This project started, innocently enough, with a trip to the Cathedral of Saint Paul, Minnesota, when I was in a bit of an artistic rut. Not being religious myself, I wasn't looking for anything but photographs. My hope was to find some interesting photographic opportunities and something would develop from there. The unintentional, year-long project that arose from that first trip in 2011 has been a real joy. I have staggered my visits throughout the year in different seasons, days of the week, and times of day to get a well-rounded view of the place and the people it attracts.
When I made my way to the cathedral, I found out that everyone is looking for something when they step across the threshold. What each person is looking for varies, and everyone is looking for something different, but people come from far away to marvel at the Saint Paul Cathedral. They congregate here not only on Sundays, but all week long; the tourist attraction and the house of worship blend seamlessly into one. The holy and the mundane coexist beautifully.
Tourists come to the cathedral to take pictures and sightsee. It is one of the few places I have been to in Minnesota that makes me feel like I am in Rome, and perhaps that's the point. The grandeur and size of the dome are awesome; the intricate details in the marble are gorgeous. There is a gift shop, and even a Lego reconstruction of the cathedral, in the basement, which seem far removed from the Roman-inspired marble up above. And yet, they coexist amicably. They are all part of a larger whole. Again, the coexistence of the material and the spiritual is something to behold.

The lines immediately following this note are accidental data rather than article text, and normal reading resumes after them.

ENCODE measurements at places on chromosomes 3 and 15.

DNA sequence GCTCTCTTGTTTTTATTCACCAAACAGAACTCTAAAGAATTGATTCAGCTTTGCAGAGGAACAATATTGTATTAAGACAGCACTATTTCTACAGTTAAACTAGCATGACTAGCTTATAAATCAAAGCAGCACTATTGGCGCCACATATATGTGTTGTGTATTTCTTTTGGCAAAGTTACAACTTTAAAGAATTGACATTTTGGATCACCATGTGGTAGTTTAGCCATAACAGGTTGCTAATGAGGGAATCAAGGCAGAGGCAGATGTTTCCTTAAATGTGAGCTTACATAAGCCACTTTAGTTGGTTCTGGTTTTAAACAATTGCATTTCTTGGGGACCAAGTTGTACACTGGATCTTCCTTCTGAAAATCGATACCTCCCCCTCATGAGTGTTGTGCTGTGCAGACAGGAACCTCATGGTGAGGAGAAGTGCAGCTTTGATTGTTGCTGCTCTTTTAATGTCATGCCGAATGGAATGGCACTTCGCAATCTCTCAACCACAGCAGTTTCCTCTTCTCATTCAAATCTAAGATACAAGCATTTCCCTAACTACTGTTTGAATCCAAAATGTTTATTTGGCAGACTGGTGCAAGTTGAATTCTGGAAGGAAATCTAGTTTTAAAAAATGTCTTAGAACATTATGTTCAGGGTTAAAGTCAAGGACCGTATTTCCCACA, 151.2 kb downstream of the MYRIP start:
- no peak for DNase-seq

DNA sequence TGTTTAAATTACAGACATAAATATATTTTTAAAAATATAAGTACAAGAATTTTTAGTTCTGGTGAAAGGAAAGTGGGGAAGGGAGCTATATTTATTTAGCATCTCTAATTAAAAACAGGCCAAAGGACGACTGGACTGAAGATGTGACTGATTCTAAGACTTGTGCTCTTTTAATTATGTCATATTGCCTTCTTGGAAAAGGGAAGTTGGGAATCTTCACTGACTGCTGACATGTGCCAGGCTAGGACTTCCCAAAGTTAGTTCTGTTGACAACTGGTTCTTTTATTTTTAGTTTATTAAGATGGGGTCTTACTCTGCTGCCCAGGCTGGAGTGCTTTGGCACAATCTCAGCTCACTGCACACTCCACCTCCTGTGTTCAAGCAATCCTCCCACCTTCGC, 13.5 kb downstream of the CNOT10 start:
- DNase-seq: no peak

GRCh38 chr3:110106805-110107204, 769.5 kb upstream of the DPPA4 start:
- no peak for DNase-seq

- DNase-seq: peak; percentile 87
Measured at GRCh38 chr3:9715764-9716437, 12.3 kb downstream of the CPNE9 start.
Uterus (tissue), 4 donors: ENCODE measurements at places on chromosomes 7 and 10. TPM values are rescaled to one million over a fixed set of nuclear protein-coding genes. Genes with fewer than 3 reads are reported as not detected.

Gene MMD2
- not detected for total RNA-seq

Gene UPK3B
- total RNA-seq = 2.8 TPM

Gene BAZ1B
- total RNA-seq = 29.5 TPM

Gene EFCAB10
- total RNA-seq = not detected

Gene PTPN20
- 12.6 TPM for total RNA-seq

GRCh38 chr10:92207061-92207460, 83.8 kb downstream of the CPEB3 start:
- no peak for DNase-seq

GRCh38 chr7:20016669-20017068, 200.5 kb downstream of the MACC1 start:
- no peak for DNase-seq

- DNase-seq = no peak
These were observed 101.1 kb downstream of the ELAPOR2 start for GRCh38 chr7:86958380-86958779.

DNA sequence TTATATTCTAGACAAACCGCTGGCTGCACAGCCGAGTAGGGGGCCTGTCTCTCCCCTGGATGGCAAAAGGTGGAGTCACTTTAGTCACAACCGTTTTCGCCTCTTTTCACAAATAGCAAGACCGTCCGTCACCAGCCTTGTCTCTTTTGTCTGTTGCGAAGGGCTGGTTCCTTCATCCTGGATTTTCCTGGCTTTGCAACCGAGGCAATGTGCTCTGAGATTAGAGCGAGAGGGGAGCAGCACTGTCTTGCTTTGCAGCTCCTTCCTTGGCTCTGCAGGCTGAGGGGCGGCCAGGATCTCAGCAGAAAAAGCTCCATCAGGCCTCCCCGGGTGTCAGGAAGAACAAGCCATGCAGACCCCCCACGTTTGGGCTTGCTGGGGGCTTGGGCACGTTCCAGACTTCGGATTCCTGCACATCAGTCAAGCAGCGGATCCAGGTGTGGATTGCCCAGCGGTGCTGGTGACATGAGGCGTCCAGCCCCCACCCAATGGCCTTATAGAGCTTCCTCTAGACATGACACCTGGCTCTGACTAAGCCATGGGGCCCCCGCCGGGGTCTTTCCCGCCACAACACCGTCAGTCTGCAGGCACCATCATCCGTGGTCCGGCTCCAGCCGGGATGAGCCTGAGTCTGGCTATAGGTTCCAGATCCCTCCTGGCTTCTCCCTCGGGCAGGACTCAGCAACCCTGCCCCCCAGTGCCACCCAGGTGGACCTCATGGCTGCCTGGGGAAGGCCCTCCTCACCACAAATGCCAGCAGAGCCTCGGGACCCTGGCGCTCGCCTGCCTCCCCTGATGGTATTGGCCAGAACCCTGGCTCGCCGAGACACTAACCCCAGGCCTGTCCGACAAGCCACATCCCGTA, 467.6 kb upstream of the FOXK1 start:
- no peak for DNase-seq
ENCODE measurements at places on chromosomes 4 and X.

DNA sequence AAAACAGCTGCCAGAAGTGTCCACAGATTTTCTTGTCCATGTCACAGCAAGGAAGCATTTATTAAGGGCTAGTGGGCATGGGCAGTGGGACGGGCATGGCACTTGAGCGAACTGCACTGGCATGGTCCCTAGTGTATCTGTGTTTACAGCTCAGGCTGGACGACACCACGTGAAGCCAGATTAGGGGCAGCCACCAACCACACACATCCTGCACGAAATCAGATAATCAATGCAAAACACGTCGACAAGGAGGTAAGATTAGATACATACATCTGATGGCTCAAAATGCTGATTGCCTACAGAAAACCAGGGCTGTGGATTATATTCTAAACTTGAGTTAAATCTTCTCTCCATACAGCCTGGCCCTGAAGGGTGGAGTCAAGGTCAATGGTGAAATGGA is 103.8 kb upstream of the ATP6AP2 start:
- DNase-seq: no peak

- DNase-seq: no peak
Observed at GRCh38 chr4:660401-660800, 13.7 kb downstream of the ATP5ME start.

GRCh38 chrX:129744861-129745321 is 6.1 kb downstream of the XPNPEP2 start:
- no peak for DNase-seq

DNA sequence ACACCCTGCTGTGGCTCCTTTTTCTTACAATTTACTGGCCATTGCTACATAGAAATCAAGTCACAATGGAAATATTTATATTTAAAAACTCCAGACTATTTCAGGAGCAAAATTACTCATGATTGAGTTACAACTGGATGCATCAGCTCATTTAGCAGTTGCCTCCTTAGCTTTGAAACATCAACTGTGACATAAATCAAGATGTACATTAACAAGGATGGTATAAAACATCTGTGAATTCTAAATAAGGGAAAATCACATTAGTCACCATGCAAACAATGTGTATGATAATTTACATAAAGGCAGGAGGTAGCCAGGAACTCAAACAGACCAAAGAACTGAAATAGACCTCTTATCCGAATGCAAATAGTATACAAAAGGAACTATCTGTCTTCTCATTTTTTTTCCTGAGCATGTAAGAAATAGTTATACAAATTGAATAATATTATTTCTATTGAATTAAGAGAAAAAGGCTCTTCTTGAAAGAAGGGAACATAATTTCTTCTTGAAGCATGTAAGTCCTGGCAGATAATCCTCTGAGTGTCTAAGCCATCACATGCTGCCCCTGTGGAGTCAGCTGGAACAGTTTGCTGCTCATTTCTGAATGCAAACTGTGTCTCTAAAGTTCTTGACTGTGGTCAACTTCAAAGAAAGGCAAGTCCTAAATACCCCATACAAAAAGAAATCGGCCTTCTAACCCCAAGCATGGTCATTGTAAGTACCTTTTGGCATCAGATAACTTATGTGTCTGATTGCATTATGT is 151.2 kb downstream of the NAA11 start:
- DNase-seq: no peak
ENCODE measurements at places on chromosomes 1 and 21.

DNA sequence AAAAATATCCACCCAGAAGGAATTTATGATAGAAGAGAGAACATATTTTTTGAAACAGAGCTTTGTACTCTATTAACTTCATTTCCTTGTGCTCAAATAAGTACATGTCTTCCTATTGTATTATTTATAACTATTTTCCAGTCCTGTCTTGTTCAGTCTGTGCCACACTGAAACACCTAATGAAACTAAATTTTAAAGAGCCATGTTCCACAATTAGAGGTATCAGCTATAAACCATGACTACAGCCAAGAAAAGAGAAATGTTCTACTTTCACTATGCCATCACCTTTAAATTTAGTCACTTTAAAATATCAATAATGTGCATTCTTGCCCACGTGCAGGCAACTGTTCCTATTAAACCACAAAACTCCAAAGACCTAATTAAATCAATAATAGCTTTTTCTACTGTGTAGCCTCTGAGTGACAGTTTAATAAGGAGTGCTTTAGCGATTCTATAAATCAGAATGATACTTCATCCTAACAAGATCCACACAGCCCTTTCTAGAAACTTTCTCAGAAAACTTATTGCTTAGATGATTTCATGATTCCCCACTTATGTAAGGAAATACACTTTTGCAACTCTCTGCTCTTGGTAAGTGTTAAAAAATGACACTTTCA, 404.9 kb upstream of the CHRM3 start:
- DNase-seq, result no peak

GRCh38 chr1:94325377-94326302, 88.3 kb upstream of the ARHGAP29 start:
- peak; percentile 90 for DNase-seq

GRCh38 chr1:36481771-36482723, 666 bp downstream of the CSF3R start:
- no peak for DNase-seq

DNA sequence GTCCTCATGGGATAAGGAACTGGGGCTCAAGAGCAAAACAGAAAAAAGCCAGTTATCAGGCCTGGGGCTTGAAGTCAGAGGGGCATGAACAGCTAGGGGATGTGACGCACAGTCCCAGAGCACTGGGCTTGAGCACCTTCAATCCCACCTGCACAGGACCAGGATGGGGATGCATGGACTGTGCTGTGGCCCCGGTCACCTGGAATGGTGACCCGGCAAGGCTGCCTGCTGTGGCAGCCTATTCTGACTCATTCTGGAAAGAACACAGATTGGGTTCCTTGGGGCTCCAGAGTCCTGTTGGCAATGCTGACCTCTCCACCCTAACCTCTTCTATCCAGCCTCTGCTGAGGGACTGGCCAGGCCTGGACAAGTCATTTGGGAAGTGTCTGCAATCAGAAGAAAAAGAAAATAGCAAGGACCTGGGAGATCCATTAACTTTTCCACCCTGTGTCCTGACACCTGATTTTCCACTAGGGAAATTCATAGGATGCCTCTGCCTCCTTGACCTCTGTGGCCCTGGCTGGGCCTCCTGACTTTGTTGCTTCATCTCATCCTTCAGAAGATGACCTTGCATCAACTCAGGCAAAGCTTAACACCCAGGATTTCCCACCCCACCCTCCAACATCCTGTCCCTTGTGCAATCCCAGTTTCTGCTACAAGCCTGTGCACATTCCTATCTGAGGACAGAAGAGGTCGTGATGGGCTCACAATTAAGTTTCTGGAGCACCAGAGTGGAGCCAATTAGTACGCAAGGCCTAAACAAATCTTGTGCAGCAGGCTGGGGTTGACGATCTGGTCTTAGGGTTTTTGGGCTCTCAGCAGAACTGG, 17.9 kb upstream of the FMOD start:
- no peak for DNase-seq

People of faith come to worship. One need not be Catholic to admire the structure, or sit in quiet, thoughtful reverence in a pew. The saints, in marble or oil, truly are worthy of admiration. The rich level of detail and artistry, and the size of it force the visitor to look all around and admire the precision with which which the cathedral was constructed, and maintained. The tranquility inside the cathedral is only broken by the occasional hushed whisper; the appreciation and politeness with which visitors—religious and non-religious—treat the cathedral is thoroughly impressive. Finally, there are others on site who are working here. Janitors and maintenance people keep the cathedral clean, quiet, and looking good. The heavenly needs the secular, too; its a dependent relationship.
Time and time again, I returned to the quiet solitude of the cathedral. In both summer and winter, the temperature is comfortable, and regardless of noise and bustle outside its walls, the interior is quiet and peaceful. I would wander around, just looking. I never was sure what I was looking for, and I'm not sure I found it. The cathedral gave me plenty, but it still has far more to offer. I hope you enjoy the project as much as I enjoyed creating it.
Trevor A Saylor
Minneapolis, October 2012